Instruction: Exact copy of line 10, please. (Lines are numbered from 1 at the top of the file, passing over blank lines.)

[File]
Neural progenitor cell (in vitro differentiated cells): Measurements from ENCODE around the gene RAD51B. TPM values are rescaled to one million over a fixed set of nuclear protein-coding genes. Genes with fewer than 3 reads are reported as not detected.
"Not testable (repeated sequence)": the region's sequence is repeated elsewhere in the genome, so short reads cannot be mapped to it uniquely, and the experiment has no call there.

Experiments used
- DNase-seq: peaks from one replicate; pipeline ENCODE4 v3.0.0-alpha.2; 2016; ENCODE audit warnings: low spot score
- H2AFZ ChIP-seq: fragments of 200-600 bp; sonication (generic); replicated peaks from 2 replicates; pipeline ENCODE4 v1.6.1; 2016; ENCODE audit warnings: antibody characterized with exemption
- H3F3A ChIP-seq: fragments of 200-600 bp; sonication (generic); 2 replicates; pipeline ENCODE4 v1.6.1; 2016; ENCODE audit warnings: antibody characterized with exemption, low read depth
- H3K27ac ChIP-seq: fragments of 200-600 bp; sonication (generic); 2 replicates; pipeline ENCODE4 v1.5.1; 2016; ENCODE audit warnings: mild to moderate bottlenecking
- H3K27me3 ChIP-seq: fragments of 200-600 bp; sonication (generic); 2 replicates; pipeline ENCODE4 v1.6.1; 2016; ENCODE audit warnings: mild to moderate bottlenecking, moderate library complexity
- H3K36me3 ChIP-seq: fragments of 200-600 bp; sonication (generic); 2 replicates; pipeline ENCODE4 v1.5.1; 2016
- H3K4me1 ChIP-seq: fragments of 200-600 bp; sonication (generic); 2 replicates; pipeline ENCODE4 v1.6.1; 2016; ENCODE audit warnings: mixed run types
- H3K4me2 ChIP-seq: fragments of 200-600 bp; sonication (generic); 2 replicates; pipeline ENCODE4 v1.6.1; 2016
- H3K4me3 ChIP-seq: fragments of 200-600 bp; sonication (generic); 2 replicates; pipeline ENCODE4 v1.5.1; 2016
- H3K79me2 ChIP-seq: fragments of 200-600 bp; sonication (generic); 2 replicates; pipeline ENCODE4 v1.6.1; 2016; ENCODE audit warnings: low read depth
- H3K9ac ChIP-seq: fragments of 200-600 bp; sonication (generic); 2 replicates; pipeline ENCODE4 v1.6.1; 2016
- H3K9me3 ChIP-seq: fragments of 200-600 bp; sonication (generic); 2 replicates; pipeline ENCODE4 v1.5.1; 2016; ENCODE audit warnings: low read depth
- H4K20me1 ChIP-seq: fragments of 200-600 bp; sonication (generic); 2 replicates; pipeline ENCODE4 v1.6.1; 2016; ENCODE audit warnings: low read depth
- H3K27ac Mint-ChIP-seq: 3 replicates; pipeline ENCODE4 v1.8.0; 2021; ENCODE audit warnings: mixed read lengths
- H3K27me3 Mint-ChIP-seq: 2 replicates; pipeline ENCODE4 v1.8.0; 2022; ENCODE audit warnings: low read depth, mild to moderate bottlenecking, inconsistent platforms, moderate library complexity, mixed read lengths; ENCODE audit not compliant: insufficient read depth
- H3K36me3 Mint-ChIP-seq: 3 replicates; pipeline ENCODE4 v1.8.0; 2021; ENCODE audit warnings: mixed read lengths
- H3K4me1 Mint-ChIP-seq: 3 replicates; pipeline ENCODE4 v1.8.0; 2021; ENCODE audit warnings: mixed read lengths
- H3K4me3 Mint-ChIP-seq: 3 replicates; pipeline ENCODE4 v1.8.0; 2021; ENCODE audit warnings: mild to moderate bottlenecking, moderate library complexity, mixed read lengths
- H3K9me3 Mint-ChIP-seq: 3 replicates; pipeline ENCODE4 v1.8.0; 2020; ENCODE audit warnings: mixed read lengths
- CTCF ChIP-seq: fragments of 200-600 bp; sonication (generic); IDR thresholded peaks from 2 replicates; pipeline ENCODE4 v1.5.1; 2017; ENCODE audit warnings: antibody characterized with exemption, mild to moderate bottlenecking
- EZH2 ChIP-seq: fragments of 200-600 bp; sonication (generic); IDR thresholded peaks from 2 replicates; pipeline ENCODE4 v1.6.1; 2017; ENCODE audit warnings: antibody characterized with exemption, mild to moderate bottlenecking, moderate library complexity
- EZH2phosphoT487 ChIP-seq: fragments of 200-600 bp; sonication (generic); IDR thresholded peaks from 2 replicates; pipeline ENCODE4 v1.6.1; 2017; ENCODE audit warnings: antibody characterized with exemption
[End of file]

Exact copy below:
- H3K4me1 ChIP-seq: fragments of 200-600 bp; sonication (generic); 2 replicates; pipeline ENCODE4 v1.6.1; 2016; ENCODE audit warnings: mixed run types